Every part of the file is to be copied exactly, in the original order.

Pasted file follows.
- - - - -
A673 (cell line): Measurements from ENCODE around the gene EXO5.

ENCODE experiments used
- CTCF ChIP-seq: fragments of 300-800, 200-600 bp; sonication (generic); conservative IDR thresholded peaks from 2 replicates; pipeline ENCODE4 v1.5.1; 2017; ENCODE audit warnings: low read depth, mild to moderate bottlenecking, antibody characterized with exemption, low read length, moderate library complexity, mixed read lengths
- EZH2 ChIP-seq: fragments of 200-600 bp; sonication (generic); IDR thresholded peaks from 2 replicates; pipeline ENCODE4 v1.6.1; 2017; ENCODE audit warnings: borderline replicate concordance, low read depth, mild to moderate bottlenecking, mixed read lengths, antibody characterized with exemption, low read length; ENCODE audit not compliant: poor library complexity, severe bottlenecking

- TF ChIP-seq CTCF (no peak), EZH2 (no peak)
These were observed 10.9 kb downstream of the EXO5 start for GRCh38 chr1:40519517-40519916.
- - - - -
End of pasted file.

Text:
A673 (cell line): Measurements from ENCODE around the gene EXO5.

ENCODE experiments used
- CTCF ChIP-seq: fragments of 300-800, 200-600 bp; sonication (generic); conservative IDR thresholded peaks from 2 replicates; pipeline ENCODE4 v1.5.1; 2017; ENCODE audit warnings: low read depth, mild to moderate bottlenecking, antibody characterized with exemption, low read length, moderate library complexity, mixed read lengths
- EZH2 ChIP-seq: fragments of 200-600 bp; sonication (generic); IDR thresholded peaks from 2 replicates; pipeline ENCODE4 v1.6.1; 2017; ENCODE audit warnings: borderline replicate concordance, low read depth, mild to moderate bottlenecking, mixed read lengths, antibody characterized with exemption, low read length; ENCODE audit not compliant: poor library complexity, severe bottlenecking

- TF ChIP-seq CTCF (no peak), EZH2 (no peak)
These were observed 10.9 kb downstream of the EXO5 start for GRCh38 chr1:40519517-40519916.